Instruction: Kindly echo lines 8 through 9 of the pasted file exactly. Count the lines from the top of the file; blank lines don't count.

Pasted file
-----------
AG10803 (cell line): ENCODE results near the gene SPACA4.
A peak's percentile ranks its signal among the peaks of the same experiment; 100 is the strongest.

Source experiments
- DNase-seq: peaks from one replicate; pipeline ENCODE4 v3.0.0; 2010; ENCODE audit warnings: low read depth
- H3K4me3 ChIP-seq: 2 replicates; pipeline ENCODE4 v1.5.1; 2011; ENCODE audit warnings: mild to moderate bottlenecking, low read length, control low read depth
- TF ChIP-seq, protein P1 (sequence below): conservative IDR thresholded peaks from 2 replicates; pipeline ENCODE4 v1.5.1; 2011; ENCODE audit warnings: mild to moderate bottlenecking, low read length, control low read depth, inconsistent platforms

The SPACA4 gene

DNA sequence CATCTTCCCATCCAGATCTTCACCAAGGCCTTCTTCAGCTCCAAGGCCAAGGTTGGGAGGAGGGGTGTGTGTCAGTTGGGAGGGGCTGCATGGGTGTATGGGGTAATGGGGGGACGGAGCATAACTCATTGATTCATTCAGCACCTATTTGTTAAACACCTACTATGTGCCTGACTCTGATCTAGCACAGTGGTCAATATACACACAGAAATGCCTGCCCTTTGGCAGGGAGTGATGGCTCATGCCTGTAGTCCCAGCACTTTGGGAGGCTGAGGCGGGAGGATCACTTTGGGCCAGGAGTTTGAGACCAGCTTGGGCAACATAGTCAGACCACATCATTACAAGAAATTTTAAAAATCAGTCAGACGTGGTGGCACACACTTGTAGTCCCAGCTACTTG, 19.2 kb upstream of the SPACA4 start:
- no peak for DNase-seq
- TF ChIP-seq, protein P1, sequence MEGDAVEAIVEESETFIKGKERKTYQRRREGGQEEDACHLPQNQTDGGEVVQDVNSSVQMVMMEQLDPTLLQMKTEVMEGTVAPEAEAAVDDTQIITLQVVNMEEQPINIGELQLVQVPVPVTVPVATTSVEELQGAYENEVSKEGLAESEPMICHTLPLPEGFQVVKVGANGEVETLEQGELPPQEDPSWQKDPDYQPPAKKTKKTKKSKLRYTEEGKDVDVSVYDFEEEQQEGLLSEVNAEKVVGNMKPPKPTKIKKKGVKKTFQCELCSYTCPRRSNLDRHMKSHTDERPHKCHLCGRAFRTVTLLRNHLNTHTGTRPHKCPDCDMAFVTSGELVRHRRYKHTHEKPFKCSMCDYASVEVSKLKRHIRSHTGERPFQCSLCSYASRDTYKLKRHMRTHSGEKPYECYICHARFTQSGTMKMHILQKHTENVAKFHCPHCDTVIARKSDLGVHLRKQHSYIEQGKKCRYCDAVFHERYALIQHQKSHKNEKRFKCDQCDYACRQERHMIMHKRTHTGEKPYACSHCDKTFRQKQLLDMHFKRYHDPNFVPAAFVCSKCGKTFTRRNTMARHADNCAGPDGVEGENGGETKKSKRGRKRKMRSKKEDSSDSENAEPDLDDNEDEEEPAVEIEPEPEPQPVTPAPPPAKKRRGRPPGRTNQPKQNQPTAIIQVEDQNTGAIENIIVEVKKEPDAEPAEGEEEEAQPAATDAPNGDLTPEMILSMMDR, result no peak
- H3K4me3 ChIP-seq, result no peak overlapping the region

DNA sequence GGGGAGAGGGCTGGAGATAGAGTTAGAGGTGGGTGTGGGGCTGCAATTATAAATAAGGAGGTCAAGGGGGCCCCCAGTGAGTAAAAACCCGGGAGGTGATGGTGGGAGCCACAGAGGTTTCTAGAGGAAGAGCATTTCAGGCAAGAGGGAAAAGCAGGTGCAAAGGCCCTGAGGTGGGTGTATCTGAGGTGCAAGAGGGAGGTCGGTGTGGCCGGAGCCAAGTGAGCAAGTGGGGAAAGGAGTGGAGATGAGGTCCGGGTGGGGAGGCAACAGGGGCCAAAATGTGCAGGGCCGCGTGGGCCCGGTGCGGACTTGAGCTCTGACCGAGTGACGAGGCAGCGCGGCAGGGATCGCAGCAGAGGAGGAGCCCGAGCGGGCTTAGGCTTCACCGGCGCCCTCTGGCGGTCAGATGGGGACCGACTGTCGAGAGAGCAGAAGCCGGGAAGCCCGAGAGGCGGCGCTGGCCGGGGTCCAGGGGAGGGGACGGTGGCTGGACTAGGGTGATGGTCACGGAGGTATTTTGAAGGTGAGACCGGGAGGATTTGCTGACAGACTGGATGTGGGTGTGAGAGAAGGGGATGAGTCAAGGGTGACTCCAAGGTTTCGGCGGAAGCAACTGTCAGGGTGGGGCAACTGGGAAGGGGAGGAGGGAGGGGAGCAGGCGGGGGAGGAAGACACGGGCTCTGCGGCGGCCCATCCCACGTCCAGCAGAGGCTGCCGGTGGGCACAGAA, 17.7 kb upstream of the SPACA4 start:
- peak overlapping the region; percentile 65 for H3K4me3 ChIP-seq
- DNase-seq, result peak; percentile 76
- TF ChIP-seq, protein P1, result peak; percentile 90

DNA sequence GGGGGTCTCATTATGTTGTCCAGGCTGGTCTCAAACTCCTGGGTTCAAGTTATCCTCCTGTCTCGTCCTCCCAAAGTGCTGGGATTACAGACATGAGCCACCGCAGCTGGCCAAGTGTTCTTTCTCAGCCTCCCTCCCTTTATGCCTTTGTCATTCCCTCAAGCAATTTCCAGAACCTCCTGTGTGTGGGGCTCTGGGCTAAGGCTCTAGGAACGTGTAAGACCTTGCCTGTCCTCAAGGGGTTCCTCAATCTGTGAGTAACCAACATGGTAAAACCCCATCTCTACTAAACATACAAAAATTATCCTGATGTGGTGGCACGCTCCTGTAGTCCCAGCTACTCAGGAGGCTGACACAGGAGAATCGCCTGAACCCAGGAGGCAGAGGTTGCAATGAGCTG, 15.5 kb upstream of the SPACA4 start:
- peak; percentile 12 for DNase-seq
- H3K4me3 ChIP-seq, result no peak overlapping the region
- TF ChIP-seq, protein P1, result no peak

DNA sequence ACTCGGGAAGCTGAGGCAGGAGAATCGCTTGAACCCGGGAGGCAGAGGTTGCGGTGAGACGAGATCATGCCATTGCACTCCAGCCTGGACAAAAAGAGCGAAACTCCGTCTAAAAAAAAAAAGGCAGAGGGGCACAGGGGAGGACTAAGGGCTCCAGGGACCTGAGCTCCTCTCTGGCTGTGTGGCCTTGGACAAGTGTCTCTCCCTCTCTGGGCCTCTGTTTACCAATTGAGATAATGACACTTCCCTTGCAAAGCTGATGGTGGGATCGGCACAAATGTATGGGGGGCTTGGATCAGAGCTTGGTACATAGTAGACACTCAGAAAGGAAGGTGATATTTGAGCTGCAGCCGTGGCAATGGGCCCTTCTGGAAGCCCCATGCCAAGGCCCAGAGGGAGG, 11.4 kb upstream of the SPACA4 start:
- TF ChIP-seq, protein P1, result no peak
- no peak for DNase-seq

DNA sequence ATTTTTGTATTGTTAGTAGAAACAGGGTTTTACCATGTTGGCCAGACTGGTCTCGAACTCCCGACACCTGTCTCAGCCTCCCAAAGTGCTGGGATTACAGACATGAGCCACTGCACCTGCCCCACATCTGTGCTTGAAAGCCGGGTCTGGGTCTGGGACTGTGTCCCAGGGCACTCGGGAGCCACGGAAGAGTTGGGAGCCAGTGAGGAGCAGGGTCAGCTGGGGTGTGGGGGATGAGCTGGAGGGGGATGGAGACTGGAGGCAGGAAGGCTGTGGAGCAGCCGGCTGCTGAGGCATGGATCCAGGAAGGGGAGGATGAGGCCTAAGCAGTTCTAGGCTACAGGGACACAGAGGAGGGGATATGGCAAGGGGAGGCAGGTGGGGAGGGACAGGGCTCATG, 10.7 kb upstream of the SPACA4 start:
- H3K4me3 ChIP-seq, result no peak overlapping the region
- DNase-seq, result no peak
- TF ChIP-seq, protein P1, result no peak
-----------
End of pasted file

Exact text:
DNA sequence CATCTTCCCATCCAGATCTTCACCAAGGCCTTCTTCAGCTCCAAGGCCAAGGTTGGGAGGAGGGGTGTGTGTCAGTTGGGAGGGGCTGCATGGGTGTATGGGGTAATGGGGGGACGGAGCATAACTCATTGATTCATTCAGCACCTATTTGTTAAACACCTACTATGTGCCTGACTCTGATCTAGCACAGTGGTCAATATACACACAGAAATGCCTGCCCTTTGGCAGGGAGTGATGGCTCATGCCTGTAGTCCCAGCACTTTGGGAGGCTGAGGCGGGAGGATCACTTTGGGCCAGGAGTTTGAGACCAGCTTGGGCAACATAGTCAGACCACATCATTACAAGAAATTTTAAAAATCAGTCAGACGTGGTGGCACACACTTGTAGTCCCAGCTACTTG, 19.2 kb upstream of the SPACA4 start:
- no peak for DNase-seq